How many times have you seen readers thumbing through the first pages of a book only to set it down? You MUST hook them on the first line. Surprise them. Make them shiver. Do something to elicit an emotion or raise a question that compels them to read on.

End of Chapter hook ~ Who really needs 8 hours of sleep anyway?

Mary Higgins Clark made a fortune writing short spare chapters and ending each one with a hard hook. Her books are called fast reads because no one can put them down. A hook is a tantalizing bit of information that compels the reader to keep going. The best compliment my editor ever gave me was sharing that she always had to stop mid-chapter when she was editing my work because if she got to the end of the chapter, she’d have to go on.

  • Bridging hook- Connect the end of one chapter to the beginning of the next.
  • Danger, Will Robinson—Ending chapters with physical peril may be a cheap trick, but it works almost every time it’s tried. If you have a fight scene or a dangerous situation, use them to pull your reader forward by not reaching a satisfying end with the chapter break.
  • L’amour—Same goes for a love scene. End the chapter with a kiss of promise and your reader will keep turning pages. Similarly, don’t end with the cigarette moment or worse, having your couple fall asleep. Something else needs to happen to keep the momentum of the story going or the reader will turn out the light and wake up her husband!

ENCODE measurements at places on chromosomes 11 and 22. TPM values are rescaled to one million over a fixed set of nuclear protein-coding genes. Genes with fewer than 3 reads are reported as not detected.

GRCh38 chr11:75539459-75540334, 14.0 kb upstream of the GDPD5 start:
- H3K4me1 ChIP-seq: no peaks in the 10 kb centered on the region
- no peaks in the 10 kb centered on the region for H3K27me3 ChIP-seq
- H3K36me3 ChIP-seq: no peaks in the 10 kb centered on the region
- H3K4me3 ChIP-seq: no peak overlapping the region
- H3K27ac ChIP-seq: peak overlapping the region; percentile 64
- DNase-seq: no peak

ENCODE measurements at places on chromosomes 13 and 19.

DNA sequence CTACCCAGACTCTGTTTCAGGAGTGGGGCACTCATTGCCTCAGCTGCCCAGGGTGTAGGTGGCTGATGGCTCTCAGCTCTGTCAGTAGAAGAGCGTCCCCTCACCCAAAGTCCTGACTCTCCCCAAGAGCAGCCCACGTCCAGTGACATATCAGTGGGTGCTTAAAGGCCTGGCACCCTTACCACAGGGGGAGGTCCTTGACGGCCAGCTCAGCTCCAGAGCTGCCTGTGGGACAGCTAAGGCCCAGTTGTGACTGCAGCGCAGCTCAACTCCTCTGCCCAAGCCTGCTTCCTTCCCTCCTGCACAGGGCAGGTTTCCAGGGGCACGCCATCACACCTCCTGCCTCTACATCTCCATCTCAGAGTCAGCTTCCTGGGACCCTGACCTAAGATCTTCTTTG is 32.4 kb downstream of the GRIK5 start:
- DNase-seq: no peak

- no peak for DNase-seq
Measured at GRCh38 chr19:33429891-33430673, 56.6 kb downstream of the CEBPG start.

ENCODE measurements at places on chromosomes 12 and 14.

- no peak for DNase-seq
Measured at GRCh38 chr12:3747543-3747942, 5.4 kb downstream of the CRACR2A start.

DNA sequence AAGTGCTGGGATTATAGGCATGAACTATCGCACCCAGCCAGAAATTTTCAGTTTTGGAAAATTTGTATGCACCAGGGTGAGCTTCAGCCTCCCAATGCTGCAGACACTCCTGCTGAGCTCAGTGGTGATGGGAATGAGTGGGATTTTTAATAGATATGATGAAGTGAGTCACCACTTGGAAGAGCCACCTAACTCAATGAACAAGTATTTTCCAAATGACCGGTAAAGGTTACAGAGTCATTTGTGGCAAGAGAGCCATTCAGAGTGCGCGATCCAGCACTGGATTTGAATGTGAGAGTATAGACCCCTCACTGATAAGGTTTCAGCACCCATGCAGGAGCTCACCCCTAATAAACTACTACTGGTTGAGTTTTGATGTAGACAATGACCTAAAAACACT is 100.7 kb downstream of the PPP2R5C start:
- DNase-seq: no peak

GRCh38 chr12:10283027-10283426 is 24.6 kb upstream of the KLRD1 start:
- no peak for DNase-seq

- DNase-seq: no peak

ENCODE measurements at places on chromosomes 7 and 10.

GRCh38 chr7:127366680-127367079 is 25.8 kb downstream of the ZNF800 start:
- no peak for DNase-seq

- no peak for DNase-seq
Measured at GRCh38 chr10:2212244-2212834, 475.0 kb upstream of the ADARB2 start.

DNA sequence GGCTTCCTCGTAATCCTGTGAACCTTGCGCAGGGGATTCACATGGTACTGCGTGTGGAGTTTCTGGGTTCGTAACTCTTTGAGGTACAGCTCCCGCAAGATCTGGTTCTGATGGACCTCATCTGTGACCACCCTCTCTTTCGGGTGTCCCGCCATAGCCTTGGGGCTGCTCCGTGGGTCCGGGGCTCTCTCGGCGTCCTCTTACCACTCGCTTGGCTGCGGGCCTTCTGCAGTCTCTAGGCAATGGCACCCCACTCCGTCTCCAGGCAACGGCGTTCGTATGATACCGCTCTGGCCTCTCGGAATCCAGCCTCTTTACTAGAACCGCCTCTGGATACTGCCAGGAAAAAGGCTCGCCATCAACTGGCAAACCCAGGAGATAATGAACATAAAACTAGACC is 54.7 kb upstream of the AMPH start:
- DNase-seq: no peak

• Make it matter—Anything that raises the stakes is a hook. If the bank is about to foreclose, the sheriff shows up on the doorstep at the end of the chapter with the notice.

Embedded Hooks ~ Tease, prod and seduce your readers into turning the pages.

As writers, we know everything about our characters and our story and it’s tempting to spill our guts. Don’t. Ladle out the most interesting information in small doses. I wrote a YA story in college in the one writing class I took there about an underage character sneaking into a hospital. The police had just left after taking another boy’s statement about the accident and my little hero had to see his recovering friend.

To find out what he’d told them.

And that’s all I said about that for several pages. But it was enough to make a reader want to know what really happened.

Drop in a little tease here and there and your readers will love you for it. Dan Brown’s The DaVinci Code was brilliant in this regard. By dropping little nuggets of information, it almost seemed as if he created a path in his prose to pull his reader along. Sort of like literary breadcrumbs a reader can follow all the way home.